what is now Cambria County. A large portion of the tract on which he settled is even yet owned and occupied by his descendants. As a captain in the War of Independence he served with honor and distinction on the "Maryland Line," and not many years after the end of the war he undertook to carry out the design that he must have formed many years previously. For being a noted trapper and hunter, he was accustomed, even before the revolutionary struggle broke out, to start at intervals from his home in Taneytown, Md., and to make expeditions far into the interior of Pennsylvania. On one of these trips, about the year 1768, he crossed the summit of the Alleghenies and established his hunting camp near the present village of Chest Springs, on land now owned by Mr. Robert Sisk; as is to be seen on an old draft of the country made as far back as 1793, which shows the exact location of "Captain McGuire's Camp." It is practically beyond all dispute, notwithstanding assertions to the contrary, that the captain was, as Robert L. Johnston, the historian on early Cambria, wrote, "the first white man who settled within the present bounds of Cambria County." Records, deed, papers, etc., in the possession of his many descendants are more than sufficient to verify this statement.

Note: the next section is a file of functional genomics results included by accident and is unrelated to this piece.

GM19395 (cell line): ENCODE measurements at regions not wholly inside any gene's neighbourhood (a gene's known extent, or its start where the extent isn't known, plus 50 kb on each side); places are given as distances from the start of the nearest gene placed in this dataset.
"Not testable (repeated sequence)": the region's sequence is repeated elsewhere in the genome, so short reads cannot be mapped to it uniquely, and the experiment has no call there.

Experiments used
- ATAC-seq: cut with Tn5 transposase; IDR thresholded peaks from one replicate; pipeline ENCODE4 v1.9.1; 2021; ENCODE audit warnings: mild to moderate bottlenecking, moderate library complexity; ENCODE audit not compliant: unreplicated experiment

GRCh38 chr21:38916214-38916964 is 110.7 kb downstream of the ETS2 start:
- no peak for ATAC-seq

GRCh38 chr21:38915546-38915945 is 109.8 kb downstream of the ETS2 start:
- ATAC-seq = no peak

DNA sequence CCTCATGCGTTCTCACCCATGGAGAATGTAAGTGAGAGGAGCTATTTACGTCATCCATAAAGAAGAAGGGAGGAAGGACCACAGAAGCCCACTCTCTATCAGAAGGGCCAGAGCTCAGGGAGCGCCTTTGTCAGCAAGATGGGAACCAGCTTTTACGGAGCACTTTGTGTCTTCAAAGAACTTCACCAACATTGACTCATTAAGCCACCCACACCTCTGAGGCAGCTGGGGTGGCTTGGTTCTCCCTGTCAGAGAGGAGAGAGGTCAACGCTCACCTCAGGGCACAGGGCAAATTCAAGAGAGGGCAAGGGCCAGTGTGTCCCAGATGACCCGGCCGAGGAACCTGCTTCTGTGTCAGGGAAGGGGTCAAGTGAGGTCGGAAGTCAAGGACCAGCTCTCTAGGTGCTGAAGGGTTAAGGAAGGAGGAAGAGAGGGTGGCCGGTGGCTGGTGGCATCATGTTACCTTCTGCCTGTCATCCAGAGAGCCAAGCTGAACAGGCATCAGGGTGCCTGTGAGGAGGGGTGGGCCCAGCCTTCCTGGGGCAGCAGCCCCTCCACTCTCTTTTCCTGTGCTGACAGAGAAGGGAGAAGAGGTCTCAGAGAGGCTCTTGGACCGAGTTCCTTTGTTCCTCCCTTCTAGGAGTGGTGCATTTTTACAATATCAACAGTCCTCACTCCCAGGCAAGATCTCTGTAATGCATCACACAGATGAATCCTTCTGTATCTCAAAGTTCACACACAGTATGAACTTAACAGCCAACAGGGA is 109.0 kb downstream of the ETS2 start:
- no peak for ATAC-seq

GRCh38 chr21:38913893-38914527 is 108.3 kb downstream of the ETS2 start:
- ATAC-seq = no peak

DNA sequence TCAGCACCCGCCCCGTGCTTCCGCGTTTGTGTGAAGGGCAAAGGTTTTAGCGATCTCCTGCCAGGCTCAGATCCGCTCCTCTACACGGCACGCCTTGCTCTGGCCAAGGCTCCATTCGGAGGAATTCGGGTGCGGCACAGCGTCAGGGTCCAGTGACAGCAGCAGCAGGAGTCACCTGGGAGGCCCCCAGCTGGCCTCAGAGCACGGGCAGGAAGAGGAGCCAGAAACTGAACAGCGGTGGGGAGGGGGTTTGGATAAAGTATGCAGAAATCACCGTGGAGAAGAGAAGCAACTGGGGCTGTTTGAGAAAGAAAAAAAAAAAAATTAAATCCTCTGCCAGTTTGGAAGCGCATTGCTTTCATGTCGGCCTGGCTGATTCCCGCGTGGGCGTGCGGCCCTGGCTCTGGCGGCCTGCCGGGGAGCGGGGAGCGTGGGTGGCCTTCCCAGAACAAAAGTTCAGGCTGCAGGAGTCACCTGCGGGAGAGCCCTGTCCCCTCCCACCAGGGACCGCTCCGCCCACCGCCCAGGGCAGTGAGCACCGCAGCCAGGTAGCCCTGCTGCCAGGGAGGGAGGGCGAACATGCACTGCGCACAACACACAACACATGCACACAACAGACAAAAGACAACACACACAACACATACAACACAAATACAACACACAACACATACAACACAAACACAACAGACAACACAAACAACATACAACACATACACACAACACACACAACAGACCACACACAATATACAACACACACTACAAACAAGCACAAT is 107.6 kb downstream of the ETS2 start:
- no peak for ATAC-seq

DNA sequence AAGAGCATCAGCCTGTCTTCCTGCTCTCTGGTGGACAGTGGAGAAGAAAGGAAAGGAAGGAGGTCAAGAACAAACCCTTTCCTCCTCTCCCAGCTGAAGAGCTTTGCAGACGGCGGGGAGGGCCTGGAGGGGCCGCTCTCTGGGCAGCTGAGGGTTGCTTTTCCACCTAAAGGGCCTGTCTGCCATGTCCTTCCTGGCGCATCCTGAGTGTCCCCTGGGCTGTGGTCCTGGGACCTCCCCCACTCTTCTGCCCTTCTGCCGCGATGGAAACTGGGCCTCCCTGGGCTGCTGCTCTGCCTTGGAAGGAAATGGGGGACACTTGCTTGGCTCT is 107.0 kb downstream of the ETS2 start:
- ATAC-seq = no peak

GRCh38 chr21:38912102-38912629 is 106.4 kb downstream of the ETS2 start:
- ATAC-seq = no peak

From Taneytown, Md., the extreme limit of travel had hitherto been Conewago. The distance from this place to the spot chosen by Captain McGuire for his new abode was about 130 miles. In those days of frontier life such a journey could not be other than dangerous and daring. Through wild, unbroken forests, on horseback, with no beaten path to guide them, and through brushwood so thick that a passage had to be cut as they slowly advanced, did the captain and his family travel to what is now Cambria County. The exact spot chosen by him for a settlement was the valley just below the present town of Loretto to the east. In a short time a few log cabins were built, and these served for shelter and protection until more permanent structures could be erected. This land is now part of the tract owned by the Franciscan Brothers. Some scarcely distinguishable marks of excavations for the foundations of the log cabins, and a few old